Jared Kukura is a wildlife conservation writer based in San Diego.
Last May, South Africa announced an end to its lion-bone industry. The country had allowed private farming of these magnificent animals to harvest their skeletons, which are used in traditional remedies promised to cure impotence and rheumatism. South Africa’s Department of Forestry, Fisheries, and the Environment likewise recommended ending the intensive farming of rhinos, which are raised for their horns.
Ending the commercial killing of threatened, vulnerable, or endangered wildlife would appear to align with the goals of all wildlife conservationists. But the South African government has drawn sharp criticism from some who subscribe to the notion of “sustainable use”: the idea that to save something, its economic value must be preserved and exploited.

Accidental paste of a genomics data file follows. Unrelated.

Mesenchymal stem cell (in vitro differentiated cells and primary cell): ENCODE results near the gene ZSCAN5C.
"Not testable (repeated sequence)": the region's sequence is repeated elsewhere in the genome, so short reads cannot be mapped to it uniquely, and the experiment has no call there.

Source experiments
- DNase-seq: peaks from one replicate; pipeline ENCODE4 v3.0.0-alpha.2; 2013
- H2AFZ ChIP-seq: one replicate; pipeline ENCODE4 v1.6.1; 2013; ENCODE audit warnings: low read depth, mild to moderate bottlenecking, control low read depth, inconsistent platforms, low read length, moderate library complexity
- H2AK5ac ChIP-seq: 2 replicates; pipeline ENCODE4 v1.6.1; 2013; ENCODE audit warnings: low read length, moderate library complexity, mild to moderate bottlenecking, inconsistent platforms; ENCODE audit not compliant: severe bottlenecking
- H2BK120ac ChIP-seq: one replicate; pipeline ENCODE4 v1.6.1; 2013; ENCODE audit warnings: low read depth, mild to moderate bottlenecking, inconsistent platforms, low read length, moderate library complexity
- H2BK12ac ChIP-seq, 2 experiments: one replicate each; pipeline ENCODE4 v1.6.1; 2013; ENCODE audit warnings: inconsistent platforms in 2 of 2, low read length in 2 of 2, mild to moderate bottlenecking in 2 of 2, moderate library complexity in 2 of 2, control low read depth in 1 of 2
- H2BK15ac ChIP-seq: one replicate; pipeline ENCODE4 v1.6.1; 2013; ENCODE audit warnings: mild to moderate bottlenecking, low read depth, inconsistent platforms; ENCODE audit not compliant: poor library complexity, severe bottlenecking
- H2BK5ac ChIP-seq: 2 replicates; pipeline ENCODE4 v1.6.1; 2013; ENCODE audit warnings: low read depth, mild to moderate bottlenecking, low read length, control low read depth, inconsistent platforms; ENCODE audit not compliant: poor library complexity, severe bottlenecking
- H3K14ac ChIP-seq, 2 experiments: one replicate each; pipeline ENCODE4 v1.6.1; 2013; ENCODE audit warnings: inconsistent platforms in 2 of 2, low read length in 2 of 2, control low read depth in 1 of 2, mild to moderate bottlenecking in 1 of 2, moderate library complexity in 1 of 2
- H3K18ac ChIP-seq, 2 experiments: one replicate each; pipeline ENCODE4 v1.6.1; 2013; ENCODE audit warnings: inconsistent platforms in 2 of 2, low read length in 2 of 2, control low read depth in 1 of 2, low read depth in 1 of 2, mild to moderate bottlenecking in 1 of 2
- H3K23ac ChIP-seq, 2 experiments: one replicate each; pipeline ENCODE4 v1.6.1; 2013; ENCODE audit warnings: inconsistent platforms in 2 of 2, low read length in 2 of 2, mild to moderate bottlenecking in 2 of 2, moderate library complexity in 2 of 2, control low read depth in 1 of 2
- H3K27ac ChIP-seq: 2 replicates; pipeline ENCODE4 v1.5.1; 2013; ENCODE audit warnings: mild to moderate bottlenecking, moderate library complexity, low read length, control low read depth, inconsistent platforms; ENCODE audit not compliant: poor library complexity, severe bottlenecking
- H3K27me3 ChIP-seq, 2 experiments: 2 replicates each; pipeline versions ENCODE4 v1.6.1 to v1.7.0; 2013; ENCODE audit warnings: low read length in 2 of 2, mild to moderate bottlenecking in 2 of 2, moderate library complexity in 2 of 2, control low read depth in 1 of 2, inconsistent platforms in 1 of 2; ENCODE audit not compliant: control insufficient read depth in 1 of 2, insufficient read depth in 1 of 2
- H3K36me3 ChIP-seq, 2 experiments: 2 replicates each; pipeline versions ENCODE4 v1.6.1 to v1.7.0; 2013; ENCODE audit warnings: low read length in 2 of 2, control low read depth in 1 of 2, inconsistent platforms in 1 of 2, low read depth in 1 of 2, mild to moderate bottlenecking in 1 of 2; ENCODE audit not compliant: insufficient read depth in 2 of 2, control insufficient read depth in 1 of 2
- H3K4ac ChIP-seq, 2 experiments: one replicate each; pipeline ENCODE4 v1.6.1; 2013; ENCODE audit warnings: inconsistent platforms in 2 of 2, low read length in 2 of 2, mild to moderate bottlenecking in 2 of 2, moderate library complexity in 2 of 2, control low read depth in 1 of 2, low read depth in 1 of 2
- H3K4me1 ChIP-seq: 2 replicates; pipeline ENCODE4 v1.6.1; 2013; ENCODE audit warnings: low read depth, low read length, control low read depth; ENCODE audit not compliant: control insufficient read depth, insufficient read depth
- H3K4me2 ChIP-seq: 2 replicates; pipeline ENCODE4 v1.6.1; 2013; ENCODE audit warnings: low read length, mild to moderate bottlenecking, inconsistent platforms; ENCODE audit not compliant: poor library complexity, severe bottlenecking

What I’ve come to believe, however, is that sustainable use is being leveraged as palatable cover for unpalatable practices like trophy hunting and wildlife trade, while there’s little evidence that it benefits species or their habitat. It also turns out that some wildlife conservation groups and experts ha... Read more